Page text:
Surprise, surprise.

According to a survey by the AFL Fans Association released earlier this week, footy fans are overwhelmingly in favour of keeping the AFL grand final a daytime affair.

And here's another surprise: it's March, and we officially still don't know what time of the day the premiership decider will be staged at on September 30.

For those who are still wondering by this point of the article, yes, the sarcasm knob was turned all the way up to 11 for the introductory paragraphs.

Of the participants who were polled by the AFL Fans Association, a massive 73 per cent wanted this year's grand final to start and finish during daylight hours.

Another 21 per cent were in favour of the biggest match of the year starting with the sun still out, but finishing under a night sky as a twilight contest, like the 2021 decider between Melbourne and the Western Bulldogs in Perth.

It serves as the latest emphatic reminder to the league that footy fans do not want the AFL to meekly follow in the footsteps of American sporting leagues like the NFL, or, closer to home, the NRL for that matter, and schedule their showpiece event under lights.

Aside from the pandemic years of 2020 and 2021, when the league was given license to experiment with the timeslot, the VFL/AFL grand final has traditionally been a daytime affair.

Even in this day and age, with technology seemingly dominating every aspect of our lives, there is still room for some traditions.

And with so many going by the wayside in the footy world in recent years, the daytime grand final remains one of the last great bastions of tradition.

So far, the league has done a good job of resisting enormous commercial and broadcast pressures by keeping the AFL grand final during the day.

In fact, when it could've been so easy for the league to just continue the trend, after the 2020 and 2021 grand finals were held at night and in twilight respectively, they reverted back to a day premiership decider last year. Kudos to them.

And there are so many reasons why it should stay that way, not least of which it being child-friendly and it gives players, coaches and fans of the winning team the chance to celebrate their triumph long and hard.

MELBOURNE, AUSTRALIA - SEPTEMBER 24: Tyson Stengle of the Cats celebrates a goal during the 2022 AFL Grand Final match between the Geelong Cats and the Sydney Swans at the Melbourne Cricket Ground on September 24, 2022 in Melbourne, Australia. (Photo by Darrian Traynor/AFL Photos/via Getty Images)

A night match would severely impact youngsters' ability to watch it and considerably shrink celebration time. Surely exposing as many kids to the sport's biggest match, and therefore capturing the imagination of the next generation of footy players, is a top priority?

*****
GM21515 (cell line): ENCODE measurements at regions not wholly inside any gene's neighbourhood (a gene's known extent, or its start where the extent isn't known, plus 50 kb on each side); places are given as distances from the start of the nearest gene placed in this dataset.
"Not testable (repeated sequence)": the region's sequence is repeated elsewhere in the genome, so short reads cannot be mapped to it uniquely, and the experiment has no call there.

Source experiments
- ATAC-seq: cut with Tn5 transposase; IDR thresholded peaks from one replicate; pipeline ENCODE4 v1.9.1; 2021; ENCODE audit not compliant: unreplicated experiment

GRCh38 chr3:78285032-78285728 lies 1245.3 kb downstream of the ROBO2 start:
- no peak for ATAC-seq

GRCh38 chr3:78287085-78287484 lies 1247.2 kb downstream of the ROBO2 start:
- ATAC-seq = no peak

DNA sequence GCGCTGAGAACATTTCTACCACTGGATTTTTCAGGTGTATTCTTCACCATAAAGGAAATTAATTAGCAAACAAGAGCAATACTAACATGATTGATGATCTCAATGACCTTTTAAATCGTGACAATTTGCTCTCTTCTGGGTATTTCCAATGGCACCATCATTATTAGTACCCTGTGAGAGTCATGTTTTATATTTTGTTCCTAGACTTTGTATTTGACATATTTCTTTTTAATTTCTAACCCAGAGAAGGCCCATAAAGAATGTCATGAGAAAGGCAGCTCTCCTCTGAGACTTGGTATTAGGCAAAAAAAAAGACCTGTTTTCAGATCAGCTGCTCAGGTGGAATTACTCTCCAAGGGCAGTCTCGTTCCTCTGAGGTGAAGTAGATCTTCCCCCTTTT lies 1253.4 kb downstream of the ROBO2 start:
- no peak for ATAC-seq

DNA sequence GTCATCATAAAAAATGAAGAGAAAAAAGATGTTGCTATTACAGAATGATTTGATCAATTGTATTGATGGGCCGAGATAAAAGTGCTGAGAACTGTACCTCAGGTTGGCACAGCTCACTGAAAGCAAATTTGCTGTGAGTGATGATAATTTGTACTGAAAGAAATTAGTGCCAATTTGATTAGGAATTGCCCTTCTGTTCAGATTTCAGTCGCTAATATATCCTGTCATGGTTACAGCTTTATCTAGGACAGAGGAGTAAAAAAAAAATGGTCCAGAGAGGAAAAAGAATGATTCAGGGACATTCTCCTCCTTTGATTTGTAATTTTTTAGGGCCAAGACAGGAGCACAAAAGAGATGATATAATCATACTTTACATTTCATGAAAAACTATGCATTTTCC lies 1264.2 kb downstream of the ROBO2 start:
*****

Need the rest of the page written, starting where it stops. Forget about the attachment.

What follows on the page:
Channel Seven reportedly continues to push the barrel of a twilight or night grand final and is apparently lazily citing last year's poor grand final ratings as justification for a switch.

Apparently only an average of 2.18 million viewers in capital cities (plus 95,000 viewers on streaming platforms) tuned in for the 2022 premiership decider, making it the least-watched AFL grand final in almost 30 years.

However, viewership peaked at 5.76 million and the game was over before quarter-time as Geelong kicked six of the first seven goals before smashing Sydney by 81 points. So is it really surprising that the ratings were poor?

It also happened to be a glorious day in Melbourne which considerably diluted the motivation of casual fans to stay tuned to a match which, for all intents and purposes, had already been decided in the opening half hour.

Besides, many Melburnians would've taken the opportunity to watch the big game with big groups of mates or down at the pub after being forced to spend the previous two alone on the couch.

And the reason why the 2020 and 2021 grand final ratings were so much stronger was because on both occasions, Victorians were locked down in their homes with nothing else to do.

Why should we copy other sporting codes? Aussie rules is a unique sport in a unique country and should celebrate that uniqueness by continuing to buck the trend and stage its marquee event during the day.

If it ain't broke, don't fix it.

It's also extremely undignified how the ‘will-they-won't-they' pantomime regarding the AFL's decision on the grand final timeslot has become a yearly event.

The grand final is the most sacred day on the footy calendar. Putting it through the wringer of uncertainty every single year is sacrilegious.

The AFL have done well to stave off the tradition-killing hounds to this point, but to shut them up completely, it would be great to see an announcement from league HQ that the grand final will be a daytime affair for the foreseeable future, doing away with the silliness of the annual contrived intrigue surrounding its start time in the process.